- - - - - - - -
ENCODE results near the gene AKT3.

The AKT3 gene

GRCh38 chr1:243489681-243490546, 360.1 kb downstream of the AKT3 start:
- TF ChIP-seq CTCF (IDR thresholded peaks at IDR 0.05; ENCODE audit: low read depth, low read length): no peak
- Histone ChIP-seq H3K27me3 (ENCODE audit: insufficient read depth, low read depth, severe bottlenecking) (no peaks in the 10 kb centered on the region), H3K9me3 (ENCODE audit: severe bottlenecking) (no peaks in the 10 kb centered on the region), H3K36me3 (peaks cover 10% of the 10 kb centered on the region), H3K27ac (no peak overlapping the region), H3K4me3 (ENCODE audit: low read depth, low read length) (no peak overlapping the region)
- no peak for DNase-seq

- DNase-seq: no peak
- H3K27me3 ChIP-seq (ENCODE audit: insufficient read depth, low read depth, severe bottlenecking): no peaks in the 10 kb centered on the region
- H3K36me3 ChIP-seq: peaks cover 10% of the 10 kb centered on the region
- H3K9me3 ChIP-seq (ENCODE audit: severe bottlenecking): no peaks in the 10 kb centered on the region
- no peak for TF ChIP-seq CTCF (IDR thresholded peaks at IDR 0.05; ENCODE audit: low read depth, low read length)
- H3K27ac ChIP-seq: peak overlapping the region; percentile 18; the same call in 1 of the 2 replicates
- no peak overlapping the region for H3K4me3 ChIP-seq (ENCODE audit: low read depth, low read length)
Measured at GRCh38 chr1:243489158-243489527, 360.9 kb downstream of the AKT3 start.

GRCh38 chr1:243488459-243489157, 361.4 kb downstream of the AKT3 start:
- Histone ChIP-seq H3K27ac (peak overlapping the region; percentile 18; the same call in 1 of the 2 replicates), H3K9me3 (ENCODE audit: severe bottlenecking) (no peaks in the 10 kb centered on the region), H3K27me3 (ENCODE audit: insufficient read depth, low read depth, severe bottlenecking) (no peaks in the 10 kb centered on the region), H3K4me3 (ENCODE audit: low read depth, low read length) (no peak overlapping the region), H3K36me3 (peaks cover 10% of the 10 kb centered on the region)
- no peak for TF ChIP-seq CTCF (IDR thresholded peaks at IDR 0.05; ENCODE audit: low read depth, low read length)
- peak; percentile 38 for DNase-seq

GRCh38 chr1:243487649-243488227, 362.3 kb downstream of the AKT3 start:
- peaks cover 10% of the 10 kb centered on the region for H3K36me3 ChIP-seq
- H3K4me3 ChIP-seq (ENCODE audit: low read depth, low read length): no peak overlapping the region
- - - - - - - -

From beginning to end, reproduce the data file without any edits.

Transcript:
ENCODE results near the gene AKT3.

The AKT3 gene

GRCh38 chr1:243489681-243490546, 360.1 kb downstream of the AKT3 start:
- TF ChIP-seq CTCF (IDR thresholded peaks at IDR 0.05; ENCODE audit: low read depth, low read length): no peak
- Histone ChIP-seq H3K27me3 (ENCODE audit: insufficient read depth, low read depth, severe bottlenecking) (no peaks in the 10 kb centered on the region), H3K9me3 (ENCODE audit: severe bottlenecking) (no peaks in the 10 kb centered on the region), H3K36me3 (peaks cover 10% of the 10 kb centered on the region), H3K27ac (no peak overlapping the region), H3K4me3 (ENCODE audit: low read depth, low read length) (no peak overlapping the region)
- no peak for DNase-seq

- DNase-seq: no peak
- H3K27me3 ChIP-seq (ENCODE audit: insufficient read depth, low read depth, severe bottlenecking): no peaks in the 10 kb centered on the region
- H3K36me3 ChIP-seq: peaks cover 10% of the 10 kb centered on the region
- H3K9me3 ChIP-seq (ENCODE audit: severe bottlenecking): no peaks in the 10 kb centered on the region
- no peak for TF ChIP-seq CTCF (IDR thresholded peaks at IDR 0.05; ENCODE audit: low read depth, low read length)
- H3K27ac ChIP-seq: peak overlapping the region; percentile 18; the same call in 1 of the 2 replicates
- no peak overlapping the region for H3K4me3 ChIP-seq (ENCODE audit: low read depth, low read length)
Measured at GRCh38 chr1:243489158-243489527, 360.9 kb downstream of the AKT3 start.

GRCh38 chr1:243488459-243489157, 361.4 kb downstream of the AKT3 start:
- Histone ChIP-seq H3K27ac (peak overlapping the region; percentile 18; the same call in 1 of the 2 replicates), H3K9me3 (ENCODE audit: severe bottlenecking) (no peaks in the 10 kb centered on the region), H3K27me3 (ENCODE audit: insufficient read depth, low read depth, severe bottlenecking) (no peaks in the 10 kb centered on the region), H3K4me3 (ENCODE audit: low read depth, low read length) (no peak overlapping the region), H3K36me3 (peaks cover 10% of the 10 kb centered on the region)
- no peak for TF ChIP-seq CTCF (IDR thresholded peaks at IDR 0.05; ENCODE audit: low read depth, low read length)
- peak; percentile 38 for DNase-seq

GRCh38 chr1:243487649-243488227, 362.3 kb downstream of the AKT3 start:
- peaks cover 10% of the 10 kb centered on the region for H3K36me3 ChIP-seq
- H3K4me3 ChIP-seq (ENCODE audit: low read depth, low read length): no peak overlapping the region